Providing real food meals is totally worth the extra preparation time, but that doesn’t mean every. single. item. has to be completely 100% homemade (thank goodness)! There are some decent store bought options out there, many of which only have one ingredient, and there are also plenty of food-like substances I’d recommend steering away from no matter what.
So here’s a little guide to help you decide when to go that extra made-from-scratch mile…
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If you’re eating a salad, it’s got to be healthy, right? Well, not if you aren’t paying attention to the dressing that you put on top! Store bought salad dressings are often FULL of unnecessary processed additives that you would not use at home (including high-fructose corn syrup and partially hydrogenated oils—i.e. trans fat). So my answer to this one is always to make your own. And if you don’t have time, just drizzle some olive oil and balsamic vinegar over top—easy enough!
Answer: Make (recommended equipment: salad dressing bottle)
People frequently ask me if I make my own yogurt. Truth be told? I’ve never even tried it. I’m sure it tastes awesome and all, but why would I add one more thing to my to-do list when there are quite a few perfectly “clean” yogurt brands out there? I buy a 32-ounce tub of plain, organic, whole-milk yogurt almost every week at the store and just flavor it ourselves at home.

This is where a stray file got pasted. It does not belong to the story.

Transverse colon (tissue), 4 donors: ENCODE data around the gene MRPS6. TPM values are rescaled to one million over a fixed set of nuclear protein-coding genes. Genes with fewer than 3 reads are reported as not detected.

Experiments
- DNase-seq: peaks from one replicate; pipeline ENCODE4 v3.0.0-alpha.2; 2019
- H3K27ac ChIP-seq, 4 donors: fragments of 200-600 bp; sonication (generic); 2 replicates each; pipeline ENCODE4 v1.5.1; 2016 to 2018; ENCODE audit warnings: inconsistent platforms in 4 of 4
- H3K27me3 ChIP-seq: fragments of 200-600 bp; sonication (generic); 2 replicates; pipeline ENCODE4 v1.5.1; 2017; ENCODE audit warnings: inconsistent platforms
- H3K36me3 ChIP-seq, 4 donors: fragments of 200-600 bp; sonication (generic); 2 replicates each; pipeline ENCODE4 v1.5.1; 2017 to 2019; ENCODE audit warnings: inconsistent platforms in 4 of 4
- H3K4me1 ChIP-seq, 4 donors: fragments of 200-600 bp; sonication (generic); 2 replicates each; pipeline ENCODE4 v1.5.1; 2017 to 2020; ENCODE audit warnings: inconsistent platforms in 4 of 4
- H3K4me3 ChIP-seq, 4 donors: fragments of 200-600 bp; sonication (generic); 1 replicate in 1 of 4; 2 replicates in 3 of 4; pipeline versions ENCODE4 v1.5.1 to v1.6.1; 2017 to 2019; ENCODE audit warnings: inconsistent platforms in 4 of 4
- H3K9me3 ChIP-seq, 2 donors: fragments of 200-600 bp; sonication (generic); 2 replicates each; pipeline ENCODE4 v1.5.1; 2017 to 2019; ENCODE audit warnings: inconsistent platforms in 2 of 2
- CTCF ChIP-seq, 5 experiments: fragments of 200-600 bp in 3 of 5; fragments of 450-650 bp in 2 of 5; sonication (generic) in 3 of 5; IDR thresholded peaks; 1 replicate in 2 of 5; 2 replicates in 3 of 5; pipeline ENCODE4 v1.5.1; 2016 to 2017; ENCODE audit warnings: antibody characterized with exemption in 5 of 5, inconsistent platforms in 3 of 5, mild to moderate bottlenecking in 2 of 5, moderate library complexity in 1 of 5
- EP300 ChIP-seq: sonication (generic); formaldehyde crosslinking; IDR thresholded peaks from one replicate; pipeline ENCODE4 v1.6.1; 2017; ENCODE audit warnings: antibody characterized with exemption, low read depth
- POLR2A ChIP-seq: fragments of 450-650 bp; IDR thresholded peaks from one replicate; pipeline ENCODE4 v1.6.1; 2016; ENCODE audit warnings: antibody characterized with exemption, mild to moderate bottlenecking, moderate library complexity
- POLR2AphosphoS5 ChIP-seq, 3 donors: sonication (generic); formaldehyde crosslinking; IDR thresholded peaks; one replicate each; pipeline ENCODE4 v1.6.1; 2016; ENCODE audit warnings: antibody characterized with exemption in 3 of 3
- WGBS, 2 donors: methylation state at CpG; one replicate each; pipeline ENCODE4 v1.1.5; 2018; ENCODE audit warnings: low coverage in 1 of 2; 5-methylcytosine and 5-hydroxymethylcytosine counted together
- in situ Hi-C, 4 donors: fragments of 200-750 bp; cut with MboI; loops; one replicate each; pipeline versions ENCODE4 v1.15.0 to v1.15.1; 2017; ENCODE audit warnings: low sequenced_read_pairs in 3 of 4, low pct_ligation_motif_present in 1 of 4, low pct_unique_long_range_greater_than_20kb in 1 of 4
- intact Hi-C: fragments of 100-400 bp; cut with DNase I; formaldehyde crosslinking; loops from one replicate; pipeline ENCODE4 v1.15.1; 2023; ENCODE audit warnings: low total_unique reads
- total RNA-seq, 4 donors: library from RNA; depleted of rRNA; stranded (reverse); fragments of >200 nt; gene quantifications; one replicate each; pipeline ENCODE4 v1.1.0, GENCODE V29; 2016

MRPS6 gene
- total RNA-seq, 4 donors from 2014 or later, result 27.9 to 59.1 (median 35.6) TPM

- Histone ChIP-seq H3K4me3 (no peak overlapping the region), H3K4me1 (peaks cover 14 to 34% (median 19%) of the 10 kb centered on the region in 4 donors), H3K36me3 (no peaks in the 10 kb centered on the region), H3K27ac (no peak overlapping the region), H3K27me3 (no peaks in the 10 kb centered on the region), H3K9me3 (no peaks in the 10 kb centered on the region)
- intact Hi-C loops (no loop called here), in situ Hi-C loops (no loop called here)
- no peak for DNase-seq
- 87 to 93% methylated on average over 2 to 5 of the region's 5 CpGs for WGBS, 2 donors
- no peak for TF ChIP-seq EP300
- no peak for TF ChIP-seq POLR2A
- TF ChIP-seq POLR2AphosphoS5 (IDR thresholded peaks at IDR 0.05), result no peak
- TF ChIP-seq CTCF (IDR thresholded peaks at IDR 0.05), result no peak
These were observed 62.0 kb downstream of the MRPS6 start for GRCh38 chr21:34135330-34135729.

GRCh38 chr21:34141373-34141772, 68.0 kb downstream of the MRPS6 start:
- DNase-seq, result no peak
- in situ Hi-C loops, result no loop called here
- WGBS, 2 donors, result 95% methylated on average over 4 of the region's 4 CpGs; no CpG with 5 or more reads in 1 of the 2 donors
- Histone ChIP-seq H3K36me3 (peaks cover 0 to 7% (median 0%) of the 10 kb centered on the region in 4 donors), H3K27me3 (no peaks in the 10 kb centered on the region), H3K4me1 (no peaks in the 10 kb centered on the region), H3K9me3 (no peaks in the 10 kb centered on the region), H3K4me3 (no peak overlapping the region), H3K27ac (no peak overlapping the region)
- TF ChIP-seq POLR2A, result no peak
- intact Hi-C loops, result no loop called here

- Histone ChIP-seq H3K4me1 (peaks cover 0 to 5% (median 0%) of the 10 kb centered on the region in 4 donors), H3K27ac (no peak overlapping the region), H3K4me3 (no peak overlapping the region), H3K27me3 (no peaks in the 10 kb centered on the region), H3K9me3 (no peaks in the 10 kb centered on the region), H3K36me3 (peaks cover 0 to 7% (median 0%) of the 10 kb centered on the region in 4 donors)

Bread is one of the trickiest real food items to find! I can tell you this: Most standard grocery store shelves are lined with highly processed versions of that pure whole wheat loaf we are all seeking. Just check the ingredients to see for yourself. And the bakery at the grocery store is usually no better. It may look like they are baking fresh bread back there (same trick as Subway), but what they are really doing is just baking some highly processed dough that was premade in a factory. So in the case of bread, either find a real bakery that is making real bread (it only takes 4 or 5 whole ingredients), or make it yourself.
Answer: Make (recommended equipment: bread maker / or find a good bakery to make it for you)
Now there aren’t a lot of whole grain cracker options out there, but there are a few—enough to get us by if need be! My favorite (ingredients wise) is ak-mak, but I do also occasionally buy knock-off Triscuits and Crunchmaster Original. It’s also super easy to make your own, and if you use my recipe, it only takes 3 ingredients.
Answer: Buy or Make (depending on your mood / recommended equipment: food processor)
Yes, I know. Making applesauce is so easy (just throw some sliced apples in the crock pot!). But many days I already feel like I spend enough time in the kitchen, so my health food store’s one ingredient organic applesauce is very tempting…and usually wins me over.
Answer: Buy (although it is easy to make)
You’ve gotta just trust me on this one. Homemade ice cream is easy to do and deeeelicious. The consistency is just perfect, and not only can you use your sweetener of choice, but you can also control how much. I tried ice cream out of a box after a year or two of exclusively making our own, and strangely enough the only thing I could taste was the box. Plus we’ll make Michael Pollan happy by “eating all the junk food you want as long as you make it yourself.”
Answer: Make! (recommended equipment: ice cream maker)
What items do you make versus buy?